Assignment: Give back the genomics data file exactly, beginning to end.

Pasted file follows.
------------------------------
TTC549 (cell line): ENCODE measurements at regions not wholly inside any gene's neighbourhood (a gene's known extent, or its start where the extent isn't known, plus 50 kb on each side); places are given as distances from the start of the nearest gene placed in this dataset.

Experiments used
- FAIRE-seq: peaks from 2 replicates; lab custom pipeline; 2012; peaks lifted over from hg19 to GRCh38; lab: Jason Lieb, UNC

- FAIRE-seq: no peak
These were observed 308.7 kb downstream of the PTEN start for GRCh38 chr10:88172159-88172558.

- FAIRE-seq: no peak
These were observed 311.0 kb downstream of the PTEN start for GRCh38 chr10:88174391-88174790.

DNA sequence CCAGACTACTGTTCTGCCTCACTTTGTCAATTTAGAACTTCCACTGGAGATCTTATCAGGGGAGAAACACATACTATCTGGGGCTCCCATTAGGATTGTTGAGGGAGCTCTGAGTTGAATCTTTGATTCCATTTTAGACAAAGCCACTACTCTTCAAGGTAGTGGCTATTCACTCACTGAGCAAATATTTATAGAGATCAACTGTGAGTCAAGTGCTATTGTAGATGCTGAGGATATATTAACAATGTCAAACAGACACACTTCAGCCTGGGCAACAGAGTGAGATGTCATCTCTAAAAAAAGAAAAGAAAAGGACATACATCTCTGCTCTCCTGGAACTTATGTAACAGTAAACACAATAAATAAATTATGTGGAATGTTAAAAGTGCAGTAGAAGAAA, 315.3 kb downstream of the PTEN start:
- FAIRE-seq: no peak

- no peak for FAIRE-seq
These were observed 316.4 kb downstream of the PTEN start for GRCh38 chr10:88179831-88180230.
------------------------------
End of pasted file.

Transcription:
TTC549 (cell line): ENCODE measurements at regions not wholly inside any gene's neighbourhood (a gene's known extent, or its start where the extent isn't known, plus 50 kb on each side); places are given as distances from the start of the nearest gene placed in this dataset.

Experiments used
- FAIRE-seq: peaks from 2 replicates; lab custom pipeline; 2012; peaks lifted over from hg19 to GRCh38; lab: Jason Lieb, UNC

- FAIRE-seq: no peak
These were observed 308.7 kb downstream of the PTEN start for GRCh38 chr10:88172159-88172558.

- FAIRE-seq: no peak
These were observed 311.0 kb downstream of the PTEN start for GRCh38 chr10:88174391-88174790.

DNA sequence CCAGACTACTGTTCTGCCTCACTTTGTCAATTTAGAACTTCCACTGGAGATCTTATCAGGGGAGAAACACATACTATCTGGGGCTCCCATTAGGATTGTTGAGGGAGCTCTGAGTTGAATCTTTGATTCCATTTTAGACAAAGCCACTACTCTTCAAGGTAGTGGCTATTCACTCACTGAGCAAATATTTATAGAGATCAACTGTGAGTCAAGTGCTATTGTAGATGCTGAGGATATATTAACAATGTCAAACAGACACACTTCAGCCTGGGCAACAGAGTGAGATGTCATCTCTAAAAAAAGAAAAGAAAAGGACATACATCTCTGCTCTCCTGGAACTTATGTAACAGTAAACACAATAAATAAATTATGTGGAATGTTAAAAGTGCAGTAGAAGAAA, 315.3 kb downstream of the PTEN start:
- FAIRE-seq: no peak

- no peak for FAIRE-seq
These were observed 316.4 kb downstream of the PTEN start for GRCh38 chr10:88179831-88180230.